3.2.1. Experiences of Health Care

The odds ratios of reporting unfulfilled health care needs, of considering that the medical system neglected one’s needs and of not being treated with respect, were increased in those reporting both electrical and chemical annoyance compared to referents (P’s < .004). The environmentally annoyed group had also increased probability of having “mostly negative experience” of the health care in their municipality (P < .001). The HT group did not differ from the general population on any of these variables. The electrical and chemical annoyed group, but not the HT group, had significantly increased OR to have used alternative medication (P < .001) (see Table 2).

Electrical and chemical annoyanceTreated hypertension
OR (95% CI)OR (95% CI)

“Unsatisfied health care needs”3.5 ( )1.0 ( )
“Neglected health care needs”3.8 ( )1.1 ( )
“Nonrespected health care needs”2.1 ( )0.7 ( )
“Mostly negative experience of health care”3.3 ( )1.3 ( )
Having used alternative medication2.4 ( )1.1 ( )

Age and gender adjusted.

4. Discussion

Even though the electrical-chemical annoyed group was the group with the lowest subjective health and the least well-being, health care utilisation costs were not remarkably high as compared with the general population or with a patient group with a relatively common medical condition as treated hypertension. Rather, results suggest that electrical-chemical annoyed subjects do not get, or seek, the health care that could be expected according to their reduced subjective health. This last aspect could presumably be linked to their reported negative experiences with the health care system. These negative attitudes and experiences may probably origin in the fact that there is a great discrepancy in what treatment that is being offered in traditional medicine regarding problems associated with environmental intolerance, and what is usually preferred by the persons experiencing these problems.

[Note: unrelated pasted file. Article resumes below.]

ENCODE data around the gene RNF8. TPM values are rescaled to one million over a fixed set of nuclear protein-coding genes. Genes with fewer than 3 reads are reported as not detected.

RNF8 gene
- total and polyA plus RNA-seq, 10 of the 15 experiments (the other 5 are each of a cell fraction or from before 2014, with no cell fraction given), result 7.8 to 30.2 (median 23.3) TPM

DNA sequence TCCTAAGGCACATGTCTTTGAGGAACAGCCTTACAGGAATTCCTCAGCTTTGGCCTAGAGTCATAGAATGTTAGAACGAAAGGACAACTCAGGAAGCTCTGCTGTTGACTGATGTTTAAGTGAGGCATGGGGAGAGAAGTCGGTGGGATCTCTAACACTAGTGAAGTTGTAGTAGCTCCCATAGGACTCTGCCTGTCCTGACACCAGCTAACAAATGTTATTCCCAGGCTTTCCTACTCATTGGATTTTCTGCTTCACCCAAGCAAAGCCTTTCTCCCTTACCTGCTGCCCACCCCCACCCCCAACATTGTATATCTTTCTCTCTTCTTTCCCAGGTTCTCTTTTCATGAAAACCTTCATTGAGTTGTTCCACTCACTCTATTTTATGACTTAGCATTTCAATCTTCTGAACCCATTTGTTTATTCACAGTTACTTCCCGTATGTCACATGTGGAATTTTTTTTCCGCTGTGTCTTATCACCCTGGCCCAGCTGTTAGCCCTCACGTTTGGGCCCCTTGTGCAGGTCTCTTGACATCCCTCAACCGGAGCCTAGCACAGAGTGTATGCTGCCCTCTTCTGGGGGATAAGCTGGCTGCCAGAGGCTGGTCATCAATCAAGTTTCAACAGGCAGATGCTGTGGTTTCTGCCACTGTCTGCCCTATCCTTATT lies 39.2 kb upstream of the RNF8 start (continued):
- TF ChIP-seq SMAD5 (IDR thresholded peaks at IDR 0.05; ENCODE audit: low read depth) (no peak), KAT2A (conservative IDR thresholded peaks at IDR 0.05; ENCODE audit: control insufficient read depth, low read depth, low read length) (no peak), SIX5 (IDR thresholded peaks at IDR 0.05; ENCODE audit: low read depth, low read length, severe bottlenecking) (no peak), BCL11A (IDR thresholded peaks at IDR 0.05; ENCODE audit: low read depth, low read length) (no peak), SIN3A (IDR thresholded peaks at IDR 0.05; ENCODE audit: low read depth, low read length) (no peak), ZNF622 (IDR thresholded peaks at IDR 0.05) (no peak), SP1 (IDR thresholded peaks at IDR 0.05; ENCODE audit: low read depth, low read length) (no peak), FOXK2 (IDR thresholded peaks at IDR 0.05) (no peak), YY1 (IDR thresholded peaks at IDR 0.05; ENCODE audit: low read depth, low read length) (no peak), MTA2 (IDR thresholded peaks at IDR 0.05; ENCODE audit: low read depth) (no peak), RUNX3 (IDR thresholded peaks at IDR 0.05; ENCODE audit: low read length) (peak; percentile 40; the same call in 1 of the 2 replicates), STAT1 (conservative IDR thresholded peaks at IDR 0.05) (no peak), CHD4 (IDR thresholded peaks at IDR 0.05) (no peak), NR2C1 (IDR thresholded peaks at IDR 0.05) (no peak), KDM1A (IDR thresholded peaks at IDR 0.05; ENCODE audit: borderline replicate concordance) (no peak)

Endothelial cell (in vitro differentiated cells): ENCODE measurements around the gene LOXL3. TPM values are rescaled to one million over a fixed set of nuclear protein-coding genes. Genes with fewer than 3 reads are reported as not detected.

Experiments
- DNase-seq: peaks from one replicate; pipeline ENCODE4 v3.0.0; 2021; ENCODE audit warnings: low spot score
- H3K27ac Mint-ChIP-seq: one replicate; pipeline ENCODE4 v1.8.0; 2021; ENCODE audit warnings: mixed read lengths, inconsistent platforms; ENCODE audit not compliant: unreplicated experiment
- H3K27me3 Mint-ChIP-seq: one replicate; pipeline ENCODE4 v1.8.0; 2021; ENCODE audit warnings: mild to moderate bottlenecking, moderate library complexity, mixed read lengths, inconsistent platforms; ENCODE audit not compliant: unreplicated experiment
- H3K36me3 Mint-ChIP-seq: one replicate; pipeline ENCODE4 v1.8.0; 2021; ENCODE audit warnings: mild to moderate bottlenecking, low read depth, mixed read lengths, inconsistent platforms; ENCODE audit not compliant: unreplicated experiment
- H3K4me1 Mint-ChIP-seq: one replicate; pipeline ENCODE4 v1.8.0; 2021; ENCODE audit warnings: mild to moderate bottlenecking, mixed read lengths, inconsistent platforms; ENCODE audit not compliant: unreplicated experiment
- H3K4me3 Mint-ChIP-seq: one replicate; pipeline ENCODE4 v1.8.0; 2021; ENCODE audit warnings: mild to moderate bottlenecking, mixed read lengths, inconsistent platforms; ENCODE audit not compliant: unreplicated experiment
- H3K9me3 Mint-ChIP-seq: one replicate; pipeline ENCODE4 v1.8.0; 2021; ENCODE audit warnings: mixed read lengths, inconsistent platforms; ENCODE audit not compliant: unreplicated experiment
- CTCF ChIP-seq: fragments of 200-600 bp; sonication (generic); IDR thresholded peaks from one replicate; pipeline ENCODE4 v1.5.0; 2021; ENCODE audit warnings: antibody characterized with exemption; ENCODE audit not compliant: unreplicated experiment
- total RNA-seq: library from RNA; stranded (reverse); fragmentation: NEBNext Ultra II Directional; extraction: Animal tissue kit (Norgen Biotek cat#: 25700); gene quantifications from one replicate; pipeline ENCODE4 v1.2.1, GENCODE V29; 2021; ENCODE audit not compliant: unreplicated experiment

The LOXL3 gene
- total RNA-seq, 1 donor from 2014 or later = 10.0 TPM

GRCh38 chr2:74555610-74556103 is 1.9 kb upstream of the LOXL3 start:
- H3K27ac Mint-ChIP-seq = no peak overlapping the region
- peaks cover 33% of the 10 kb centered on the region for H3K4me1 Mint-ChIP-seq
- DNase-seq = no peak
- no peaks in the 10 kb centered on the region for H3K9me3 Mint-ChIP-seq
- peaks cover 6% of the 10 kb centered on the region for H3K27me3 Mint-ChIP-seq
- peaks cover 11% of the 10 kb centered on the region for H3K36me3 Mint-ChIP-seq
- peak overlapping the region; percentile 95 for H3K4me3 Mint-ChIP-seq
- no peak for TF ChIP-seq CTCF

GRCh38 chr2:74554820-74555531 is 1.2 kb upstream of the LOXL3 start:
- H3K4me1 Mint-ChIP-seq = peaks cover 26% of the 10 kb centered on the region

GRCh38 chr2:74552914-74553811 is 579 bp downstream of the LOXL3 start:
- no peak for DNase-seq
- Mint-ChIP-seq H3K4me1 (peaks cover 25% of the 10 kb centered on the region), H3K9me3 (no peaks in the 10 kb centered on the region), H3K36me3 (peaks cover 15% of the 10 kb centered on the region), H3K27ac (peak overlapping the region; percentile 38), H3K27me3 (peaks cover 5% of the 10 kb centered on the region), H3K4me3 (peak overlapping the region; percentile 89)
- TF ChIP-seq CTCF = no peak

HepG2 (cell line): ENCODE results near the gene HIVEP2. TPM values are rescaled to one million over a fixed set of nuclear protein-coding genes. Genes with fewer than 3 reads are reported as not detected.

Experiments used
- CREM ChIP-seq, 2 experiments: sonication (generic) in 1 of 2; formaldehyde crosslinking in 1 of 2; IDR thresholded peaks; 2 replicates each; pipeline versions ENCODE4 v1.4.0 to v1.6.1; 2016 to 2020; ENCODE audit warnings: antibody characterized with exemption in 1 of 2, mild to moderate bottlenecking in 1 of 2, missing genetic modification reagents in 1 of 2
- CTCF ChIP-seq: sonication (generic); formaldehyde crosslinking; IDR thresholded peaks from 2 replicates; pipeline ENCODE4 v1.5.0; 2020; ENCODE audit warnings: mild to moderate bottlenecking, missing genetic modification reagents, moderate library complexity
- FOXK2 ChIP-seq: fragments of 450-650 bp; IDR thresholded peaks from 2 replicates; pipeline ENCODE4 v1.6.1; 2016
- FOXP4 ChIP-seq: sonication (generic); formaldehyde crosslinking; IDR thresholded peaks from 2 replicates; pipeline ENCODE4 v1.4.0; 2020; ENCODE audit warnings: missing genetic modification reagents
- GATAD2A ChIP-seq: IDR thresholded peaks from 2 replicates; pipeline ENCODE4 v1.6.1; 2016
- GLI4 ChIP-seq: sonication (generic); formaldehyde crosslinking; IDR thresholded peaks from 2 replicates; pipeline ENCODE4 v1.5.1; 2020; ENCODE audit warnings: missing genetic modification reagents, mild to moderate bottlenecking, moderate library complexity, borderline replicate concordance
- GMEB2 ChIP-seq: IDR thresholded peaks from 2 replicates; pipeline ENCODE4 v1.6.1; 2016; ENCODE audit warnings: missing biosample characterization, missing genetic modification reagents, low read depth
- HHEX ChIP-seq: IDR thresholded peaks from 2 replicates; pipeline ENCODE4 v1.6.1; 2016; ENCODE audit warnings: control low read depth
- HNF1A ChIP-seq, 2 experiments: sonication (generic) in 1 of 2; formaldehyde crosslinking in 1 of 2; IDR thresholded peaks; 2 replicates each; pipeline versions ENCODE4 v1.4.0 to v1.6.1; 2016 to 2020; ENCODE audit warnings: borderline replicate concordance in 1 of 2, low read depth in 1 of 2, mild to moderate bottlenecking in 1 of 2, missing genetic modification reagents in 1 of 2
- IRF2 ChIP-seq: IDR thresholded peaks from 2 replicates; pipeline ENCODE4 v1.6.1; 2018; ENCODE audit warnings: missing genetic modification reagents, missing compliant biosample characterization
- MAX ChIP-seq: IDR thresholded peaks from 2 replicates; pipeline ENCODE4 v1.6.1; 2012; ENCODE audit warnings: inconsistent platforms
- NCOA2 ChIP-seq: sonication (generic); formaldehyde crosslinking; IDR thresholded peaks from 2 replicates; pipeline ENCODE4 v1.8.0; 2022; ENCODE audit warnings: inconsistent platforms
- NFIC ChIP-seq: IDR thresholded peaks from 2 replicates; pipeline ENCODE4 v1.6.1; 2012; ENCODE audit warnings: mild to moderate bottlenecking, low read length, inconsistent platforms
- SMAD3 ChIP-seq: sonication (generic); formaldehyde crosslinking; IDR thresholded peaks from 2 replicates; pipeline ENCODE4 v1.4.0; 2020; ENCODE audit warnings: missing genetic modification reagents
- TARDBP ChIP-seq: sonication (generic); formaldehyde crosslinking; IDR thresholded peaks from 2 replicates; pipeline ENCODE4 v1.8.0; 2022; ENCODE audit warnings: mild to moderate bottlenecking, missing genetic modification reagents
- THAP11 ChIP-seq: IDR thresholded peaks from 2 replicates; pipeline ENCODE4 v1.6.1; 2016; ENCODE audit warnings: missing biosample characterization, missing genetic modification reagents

Since the distribution of costs is extremely skewed, mean costs and ANOVAs are not the most appropriate way for analysing differences between groups. When looking at median costs, even though the difference between the electrical-chemical annoyed group and the general population is statistically significant, it is not great in absolute terms. Moreover, the HT group presented significantly higher median costs than the electrical-chemical annoyed group, despite significantly better subjective well-being.